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Today in science that turns out to be totally bunk: Citronella candles warding off mosquitoes. At least, the natural “repellant” doesn’t seem to have any effect on one of the most notorious disease-spreading blood suckers on Earth.

In a new paper published in the Journal of Insect Science, scientists put several types of mosquito repellant to the test, among them spray, mosquito-repelling bracelets, and candles. Recent events, like the Zika virus outbreak, have spurred an interest in new ways of controlling mosquito populations. But it turns out some old standbys—like Citronella candles—don’t really work at all.

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“If you search ‘mosquito repellant’ on Amazon, there are over 25,000 hits,” said Stacy Rodriguez, a researcher at New Mexico State University. “Consumers think that just because a product is out there, it will protect you. That’s just not true. It’s buyer beware when it comes to these things. Especially with Zika around.”

Rodriguez and her co-authors were interested in testing the efficacy of consumer products claiming to repel mosquitos against Aedes aegypti, a common species of mosquito that is the primary carrier of yellow fever, dengue fever, Zika virus and chikangunya, and notoriously difficult to control. An array of sprays, candles and bracelets with active ingredients like Citronella oil, geraniol, DEET, and oil of lemon eucalyptus make claims like that they will offer “250 hours of insect protection.” Rodriguez was interested in investigating whether that was true. She was especially skeptical of products that claimed to offer a “natural” alternative to DEET, a repellant that is considered safe by scientists but nonetheless has stoked fear among “chemophobics.”

The scientists looked at five sprays, five wearable devices and a citronella candle. To test whether they effectively deterred blood-thirsty mosquitoes, they replicated conditions you might find in someone’s backyard: a human sat at one end of a wind tunnel as “bait,” and scientists measured how many mosquitoes moved toward them while using each repellant. For each product, two brave and selfless human beings were subjected to an onslaught of 50 to 125 mosquitos. Each test was replicated for good measure.

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They found that spray repellents containing DEET and menthoglycol, a pesticide derived from eucalyptus plants, were most effective. Another checmical repellant, Metofluthrin, contained in some wearables like the OFF! Clip-on was also effective. The citronella candle had no effect.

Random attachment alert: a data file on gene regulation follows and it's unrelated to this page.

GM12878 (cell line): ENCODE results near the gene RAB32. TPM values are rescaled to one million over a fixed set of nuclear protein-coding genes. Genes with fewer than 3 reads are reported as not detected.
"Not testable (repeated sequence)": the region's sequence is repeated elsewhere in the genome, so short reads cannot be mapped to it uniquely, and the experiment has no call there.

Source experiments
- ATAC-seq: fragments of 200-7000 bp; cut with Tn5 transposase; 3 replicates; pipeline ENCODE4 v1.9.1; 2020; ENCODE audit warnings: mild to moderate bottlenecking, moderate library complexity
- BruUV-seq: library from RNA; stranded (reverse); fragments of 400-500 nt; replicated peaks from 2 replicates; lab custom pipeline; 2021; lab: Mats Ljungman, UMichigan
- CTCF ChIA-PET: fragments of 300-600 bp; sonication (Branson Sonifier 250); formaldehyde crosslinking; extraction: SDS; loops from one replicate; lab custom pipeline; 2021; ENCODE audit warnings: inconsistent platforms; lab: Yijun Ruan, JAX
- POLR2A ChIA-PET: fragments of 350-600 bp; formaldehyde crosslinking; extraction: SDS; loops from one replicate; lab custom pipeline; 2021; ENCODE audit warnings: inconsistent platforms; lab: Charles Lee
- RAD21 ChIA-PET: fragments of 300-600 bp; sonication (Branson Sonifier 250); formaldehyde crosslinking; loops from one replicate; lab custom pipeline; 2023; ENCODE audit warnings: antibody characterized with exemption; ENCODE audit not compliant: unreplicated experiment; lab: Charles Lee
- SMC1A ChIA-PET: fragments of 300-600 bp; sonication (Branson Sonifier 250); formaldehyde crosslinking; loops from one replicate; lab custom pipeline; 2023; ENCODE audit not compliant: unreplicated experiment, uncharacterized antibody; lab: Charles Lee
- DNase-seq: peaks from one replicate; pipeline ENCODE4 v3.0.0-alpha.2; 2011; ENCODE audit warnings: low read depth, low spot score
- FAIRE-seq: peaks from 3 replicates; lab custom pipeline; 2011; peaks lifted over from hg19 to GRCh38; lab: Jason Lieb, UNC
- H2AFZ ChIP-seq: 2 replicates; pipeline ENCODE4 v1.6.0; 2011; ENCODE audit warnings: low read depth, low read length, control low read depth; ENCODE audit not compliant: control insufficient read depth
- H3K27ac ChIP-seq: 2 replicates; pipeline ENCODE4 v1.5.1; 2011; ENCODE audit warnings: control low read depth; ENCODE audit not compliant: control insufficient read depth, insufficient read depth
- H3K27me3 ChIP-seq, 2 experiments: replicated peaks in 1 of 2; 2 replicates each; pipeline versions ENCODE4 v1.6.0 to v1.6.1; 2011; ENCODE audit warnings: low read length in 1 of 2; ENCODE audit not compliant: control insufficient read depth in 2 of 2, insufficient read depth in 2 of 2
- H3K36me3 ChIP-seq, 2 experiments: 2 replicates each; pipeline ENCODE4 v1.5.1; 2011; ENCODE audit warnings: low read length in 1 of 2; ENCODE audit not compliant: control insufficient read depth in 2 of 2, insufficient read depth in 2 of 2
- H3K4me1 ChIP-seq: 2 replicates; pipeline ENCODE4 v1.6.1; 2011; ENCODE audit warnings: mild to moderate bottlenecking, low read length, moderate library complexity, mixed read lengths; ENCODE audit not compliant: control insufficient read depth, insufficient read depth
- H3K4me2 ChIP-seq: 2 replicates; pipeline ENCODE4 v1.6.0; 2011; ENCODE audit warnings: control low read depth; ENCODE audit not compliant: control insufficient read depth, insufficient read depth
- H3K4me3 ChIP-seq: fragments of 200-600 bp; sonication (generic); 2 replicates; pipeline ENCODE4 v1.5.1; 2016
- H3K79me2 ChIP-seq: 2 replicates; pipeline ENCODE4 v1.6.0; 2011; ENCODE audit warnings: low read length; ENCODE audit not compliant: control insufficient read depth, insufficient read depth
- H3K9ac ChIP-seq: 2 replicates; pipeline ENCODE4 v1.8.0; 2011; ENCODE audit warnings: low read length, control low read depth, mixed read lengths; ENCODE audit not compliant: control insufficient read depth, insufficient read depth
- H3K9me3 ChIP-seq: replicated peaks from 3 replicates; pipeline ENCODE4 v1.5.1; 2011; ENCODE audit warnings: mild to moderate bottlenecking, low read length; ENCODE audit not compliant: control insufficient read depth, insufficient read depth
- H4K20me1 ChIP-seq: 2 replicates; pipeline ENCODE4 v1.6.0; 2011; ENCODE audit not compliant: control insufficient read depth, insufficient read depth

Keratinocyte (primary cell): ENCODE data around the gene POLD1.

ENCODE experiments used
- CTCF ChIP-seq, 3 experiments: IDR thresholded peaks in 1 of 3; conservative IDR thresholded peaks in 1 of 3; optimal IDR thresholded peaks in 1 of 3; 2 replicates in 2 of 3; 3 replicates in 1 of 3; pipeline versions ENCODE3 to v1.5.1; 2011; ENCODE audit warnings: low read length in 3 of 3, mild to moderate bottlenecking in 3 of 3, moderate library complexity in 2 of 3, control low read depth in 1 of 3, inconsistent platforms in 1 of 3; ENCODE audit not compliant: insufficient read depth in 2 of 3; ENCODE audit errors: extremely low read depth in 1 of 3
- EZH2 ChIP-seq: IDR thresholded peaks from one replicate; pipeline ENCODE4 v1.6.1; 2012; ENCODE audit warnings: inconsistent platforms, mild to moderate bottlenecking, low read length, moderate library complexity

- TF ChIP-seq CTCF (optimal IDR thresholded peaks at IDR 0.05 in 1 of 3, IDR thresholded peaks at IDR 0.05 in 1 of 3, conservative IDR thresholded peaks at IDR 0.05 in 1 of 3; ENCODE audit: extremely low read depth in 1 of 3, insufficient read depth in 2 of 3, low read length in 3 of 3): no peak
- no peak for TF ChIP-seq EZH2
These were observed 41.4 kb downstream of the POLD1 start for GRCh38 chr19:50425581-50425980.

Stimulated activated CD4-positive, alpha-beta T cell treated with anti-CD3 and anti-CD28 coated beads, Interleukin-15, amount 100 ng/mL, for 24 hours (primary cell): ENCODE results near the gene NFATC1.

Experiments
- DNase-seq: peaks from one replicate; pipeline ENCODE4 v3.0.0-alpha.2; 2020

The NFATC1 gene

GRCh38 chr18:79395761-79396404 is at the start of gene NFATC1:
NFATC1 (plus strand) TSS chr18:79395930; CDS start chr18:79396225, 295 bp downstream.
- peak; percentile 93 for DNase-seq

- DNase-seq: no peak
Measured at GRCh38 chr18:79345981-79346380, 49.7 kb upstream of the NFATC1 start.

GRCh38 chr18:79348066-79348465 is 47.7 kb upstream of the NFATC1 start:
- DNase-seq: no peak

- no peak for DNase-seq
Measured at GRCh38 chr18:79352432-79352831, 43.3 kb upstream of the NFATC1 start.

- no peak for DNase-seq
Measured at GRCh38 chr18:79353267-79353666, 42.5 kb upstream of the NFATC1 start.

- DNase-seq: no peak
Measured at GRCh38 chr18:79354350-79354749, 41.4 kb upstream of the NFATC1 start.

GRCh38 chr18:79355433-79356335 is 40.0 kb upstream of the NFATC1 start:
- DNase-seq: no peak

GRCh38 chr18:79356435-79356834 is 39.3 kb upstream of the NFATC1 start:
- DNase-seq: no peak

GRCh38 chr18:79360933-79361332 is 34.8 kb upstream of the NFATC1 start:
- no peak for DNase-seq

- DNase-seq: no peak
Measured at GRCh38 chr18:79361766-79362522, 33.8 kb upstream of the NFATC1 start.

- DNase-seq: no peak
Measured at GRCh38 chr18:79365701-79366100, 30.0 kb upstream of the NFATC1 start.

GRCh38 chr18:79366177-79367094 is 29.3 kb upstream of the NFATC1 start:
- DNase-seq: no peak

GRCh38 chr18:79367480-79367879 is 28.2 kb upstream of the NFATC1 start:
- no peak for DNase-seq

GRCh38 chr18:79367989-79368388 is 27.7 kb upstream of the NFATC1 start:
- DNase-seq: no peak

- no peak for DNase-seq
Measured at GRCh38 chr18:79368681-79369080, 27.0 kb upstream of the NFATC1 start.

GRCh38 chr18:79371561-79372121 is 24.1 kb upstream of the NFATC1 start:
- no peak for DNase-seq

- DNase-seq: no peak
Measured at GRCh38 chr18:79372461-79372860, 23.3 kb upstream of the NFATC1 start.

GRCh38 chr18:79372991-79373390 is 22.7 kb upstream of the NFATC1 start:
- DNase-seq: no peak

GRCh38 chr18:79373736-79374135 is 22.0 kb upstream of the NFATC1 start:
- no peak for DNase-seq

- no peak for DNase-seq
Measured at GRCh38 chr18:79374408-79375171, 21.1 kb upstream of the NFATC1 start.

“We conclude that many of the products that we tested that were marketed as repellents do not reduce mosquito attraction to humans,” the authors wrote.

Or, as Rodriguez put it to Gizmodo: “These are highly aggressive mosquitoes. It takes a lot to deter them. Citronella does not deter these mosquitoes in any way.”

But while Rodriguez’s test found that citronella is no real deterrent, at least against Aedes aegypti, it is listed by the FDA as an insect repellant. It was first registered with the EPA as an insect repellant in 1948 to ward off gnats and mosquitoes. In the 1990s, though, the EPA decided that citronella was among a list of products posing “minimal risk to human health,” and exempted it from regulation. (“Note that products made from these ingredients have not been evaluated for effectiveness,” the EPA website notes.)

Rodriguez’s study, is not the first to call attention to citronella’s lack of effectiveness. One study found that citronella oil may repel mosquitoes for up to two hours when not diluted at all. Usually, though, products contain small concentrations of it, between 5 and 15 percent. Past studies have suggested such products may only work as repellant for 20 to 30 minutes. In a past study, Rodriguez similarly found that citronella was not very effective against another common disease-carrying mosquito, the Aedes albopictus.

“Right now, this is massive thing on the internet, where you see all these citronella bracelets advertising to protect you against mosquitoes. Citronella has been around for a very long time and accepted as a natural repellent,” Rodriguez said. “But it does not work and somehow that’s not out there.”

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Rodriguez said that further studies need to be done to replicate her results and explore the efficacy of these products against other mosquito species. In the meantime, though, next time you’re shopping for bug spray, better grab that DEET.

[Journal of Insect Science]